As I learned how metamorphic it is on my mental state, I started writing more. When I’m world-building and developing characters, everything else in my life fades and my anxiety shrinks.  The anxiety never goes away completely—sadly, disorders don’t just vanish—but writing calms my nerves in a way no other treatment can.  Because everything I write is within my control, nothing about it can alarm or trigger me.  It gives my brain a rest from the exhausting cycle of tension and fear that the disorder puts me through, which helps me retain better control of myself overall. 

            While writing has been the most effective means I’ve found of managing my anxiety, I can’t promise that it will work for everyone.  Anxiety disorders take different forms in different people.  Still, here are some pointers I can offer based on my own experience:

  • Do not hesitate to seek professional help.  Therapy can make a world of difference in your life.  I’ve seen several counselors over the years, each of whom provided a stepping stone on my healing journey.  Also, feel free to shop around for the right therapist or doctor.  You have no obligation to stick with someone who doesn’t gel with you.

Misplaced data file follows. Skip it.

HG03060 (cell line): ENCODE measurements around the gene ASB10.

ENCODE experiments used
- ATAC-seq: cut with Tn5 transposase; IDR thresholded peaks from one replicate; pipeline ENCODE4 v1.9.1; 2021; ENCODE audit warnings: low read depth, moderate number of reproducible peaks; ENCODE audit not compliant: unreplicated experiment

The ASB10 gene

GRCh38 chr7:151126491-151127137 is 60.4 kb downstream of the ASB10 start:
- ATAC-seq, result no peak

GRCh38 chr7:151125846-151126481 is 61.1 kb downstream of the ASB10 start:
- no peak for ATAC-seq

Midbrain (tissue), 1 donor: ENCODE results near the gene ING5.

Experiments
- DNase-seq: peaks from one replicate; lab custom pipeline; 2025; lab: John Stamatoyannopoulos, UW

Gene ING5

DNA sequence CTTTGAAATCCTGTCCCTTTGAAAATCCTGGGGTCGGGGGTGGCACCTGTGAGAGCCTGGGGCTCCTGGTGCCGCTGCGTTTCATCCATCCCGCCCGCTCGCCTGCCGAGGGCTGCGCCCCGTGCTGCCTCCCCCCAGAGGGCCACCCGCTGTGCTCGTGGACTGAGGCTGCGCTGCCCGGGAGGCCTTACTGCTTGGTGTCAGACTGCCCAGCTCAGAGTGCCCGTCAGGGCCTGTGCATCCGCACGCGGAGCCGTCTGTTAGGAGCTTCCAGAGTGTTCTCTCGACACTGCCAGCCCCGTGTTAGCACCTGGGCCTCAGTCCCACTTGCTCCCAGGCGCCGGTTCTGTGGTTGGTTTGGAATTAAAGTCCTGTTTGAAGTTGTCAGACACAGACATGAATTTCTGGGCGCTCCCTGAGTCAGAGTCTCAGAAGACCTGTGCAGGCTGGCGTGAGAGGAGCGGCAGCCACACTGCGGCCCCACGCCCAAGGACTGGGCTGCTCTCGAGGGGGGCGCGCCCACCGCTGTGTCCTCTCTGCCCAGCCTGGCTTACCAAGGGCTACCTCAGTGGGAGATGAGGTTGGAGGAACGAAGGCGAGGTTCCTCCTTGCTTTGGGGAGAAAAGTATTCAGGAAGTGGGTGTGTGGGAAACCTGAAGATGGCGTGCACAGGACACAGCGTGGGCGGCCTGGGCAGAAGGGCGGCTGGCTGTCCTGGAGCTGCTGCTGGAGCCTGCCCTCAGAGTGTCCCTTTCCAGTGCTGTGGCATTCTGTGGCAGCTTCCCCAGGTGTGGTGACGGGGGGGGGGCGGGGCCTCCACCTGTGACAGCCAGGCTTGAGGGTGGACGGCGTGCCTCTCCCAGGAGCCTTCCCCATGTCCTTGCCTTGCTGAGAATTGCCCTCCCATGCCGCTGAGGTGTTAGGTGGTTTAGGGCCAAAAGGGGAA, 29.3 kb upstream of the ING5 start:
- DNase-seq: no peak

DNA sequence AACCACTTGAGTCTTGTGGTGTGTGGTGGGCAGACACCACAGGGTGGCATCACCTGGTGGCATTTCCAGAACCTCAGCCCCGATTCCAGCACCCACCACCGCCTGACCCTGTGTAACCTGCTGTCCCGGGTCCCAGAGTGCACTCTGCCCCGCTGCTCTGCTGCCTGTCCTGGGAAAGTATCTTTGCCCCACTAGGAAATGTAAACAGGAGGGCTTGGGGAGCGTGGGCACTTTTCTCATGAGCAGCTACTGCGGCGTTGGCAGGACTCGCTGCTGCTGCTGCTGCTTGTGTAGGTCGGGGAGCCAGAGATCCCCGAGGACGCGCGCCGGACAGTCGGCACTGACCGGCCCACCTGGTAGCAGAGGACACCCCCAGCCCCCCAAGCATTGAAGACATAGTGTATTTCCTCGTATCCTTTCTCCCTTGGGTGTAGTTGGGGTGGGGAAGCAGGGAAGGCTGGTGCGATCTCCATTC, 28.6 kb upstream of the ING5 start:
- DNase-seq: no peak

• Ask about medication.  Not every disorder requires medicine nor are they all improved by it but in my case, medication has made a big difference.  The first medicine prescribed to me had unpleasant side effects but the second worked very well!  It doesn’t eliminate the anxiety but it narrows the range of moods I experience—I don’t hit the extreme highs or lows that I used to.